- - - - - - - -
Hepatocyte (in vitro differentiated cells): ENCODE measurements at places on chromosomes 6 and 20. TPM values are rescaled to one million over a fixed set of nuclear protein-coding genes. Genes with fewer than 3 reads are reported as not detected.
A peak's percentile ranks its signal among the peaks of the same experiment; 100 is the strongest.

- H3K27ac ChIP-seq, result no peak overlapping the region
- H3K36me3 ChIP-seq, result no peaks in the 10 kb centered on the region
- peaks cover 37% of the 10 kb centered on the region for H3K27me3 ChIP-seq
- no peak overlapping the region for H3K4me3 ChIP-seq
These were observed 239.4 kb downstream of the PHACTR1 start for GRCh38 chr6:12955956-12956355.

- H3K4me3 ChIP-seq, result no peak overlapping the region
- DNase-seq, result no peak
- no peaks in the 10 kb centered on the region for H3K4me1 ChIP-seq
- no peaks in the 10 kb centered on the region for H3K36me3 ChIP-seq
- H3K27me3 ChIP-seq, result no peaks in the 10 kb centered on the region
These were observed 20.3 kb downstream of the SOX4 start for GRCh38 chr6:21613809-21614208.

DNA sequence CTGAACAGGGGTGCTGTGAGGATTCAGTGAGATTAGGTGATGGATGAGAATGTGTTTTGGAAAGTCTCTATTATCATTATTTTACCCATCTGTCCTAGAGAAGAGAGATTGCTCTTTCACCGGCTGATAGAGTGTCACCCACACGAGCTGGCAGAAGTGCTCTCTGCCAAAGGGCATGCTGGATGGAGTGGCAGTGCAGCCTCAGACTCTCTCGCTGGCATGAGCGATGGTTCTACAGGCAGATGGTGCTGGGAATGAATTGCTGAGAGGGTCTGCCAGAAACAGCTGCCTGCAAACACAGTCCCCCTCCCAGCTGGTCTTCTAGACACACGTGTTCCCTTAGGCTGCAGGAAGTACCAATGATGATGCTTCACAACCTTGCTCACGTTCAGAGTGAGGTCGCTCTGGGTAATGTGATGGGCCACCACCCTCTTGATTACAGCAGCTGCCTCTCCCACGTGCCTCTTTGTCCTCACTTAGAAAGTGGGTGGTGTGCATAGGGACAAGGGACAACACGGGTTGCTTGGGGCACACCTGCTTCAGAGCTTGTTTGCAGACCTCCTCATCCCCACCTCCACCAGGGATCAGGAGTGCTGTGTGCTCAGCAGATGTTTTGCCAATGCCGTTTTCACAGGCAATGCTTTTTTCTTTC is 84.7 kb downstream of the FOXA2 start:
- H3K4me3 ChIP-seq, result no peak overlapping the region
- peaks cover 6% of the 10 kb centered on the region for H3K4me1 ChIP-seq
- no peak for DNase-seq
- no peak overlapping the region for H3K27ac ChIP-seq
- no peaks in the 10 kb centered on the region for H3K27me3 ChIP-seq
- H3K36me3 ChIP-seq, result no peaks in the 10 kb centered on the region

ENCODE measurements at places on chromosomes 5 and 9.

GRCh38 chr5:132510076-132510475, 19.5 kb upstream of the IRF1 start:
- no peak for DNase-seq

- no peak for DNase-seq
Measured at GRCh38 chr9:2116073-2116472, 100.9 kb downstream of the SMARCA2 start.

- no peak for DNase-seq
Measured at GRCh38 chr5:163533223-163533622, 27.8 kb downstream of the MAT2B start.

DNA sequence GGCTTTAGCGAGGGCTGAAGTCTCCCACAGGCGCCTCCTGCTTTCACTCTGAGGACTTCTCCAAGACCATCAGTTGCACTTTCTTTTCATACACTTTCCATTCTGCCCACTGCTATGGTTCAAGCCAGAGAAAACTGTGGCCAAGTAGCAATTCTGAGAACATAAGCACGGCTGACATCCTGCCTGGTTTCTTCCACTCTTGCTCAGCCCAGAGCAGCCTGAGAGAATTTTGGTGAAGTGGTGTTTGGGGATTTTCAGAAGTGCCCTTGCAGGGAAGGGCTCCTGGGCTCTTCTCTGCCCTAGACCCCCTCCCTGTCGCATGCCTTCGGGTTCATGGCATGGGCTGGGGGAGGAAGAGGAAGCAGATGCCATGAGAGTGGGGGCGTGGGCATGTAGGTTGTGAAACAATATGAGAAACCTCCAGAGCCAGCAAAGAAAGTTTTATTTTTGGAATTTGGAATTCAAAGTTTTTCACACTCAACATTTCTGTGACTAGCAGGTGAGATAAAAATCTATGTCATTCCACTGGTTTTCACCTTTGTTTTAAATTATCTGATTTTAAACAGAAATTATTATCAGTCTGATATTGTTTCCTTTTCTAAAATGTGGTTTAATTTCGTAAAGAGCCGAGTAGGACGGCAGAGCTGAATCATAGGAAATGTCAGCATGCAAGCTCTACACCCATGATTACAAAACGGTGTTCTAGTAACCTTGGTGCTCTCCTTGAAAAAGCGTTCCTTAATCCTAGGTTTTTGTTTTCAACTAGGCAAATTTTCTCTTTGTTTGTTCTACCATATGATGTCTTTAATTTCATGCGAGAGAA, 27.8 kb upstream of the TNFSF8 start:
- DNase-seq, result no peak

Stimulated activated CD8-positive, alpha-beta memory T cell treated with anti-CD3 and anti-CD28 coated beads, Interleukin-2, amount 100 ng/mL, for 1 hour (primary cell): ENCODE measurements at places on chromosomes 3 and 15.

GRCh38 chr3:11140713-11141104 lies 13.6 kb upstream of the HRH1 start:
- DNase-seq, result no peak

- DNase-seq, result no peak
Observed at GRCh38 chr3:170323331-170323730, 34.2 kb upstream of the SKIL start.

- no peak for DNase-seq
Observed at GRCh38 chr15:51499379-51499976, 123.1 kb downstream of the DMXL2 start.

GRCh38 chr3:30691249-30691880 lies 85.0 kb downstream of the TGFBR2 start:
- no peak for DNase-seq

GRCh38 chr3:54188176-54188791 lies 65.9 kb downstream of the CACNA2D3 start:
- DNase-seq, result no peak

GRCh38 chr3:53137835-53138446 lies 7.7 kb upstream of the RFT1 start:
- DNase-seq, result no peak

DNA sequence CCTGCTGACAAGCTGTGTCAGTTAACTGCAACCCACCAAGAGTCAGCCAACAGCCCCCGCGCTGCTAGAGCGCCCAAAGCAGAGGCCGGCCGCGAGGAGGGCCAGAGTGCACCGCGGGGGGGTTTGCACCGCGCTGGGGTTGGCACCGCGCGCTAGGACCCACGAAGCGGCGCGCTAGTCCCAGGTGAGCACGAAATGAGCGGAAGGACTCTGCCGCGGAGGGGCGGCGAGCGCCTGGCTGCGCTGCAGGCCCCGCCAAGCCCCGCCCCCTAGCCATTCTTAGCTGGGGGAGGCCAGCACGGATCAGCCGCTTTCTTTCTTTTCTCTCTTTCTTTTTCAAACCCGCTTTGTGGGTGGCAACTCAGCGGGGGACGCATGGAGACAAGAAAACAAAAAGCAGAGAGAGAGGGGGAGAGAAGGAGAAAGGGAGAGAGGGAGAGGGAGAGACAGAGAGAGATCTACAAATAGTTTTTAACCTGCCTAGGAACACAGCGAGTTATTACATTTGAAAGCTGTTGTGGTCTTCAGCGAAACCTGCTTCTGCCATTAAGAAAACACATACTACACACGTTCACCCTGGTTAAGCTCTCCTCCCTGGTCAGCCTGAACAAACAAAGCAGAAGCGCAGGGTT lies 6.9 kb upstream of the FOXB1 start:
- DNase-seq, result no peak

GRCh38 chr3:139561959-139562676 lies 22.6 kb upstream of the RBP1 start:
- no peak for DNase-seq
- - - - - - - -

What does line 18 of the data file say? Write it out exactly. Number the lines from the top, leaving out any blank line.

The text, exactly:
- no peak overlapping the region for H3K27ac ChIP-seq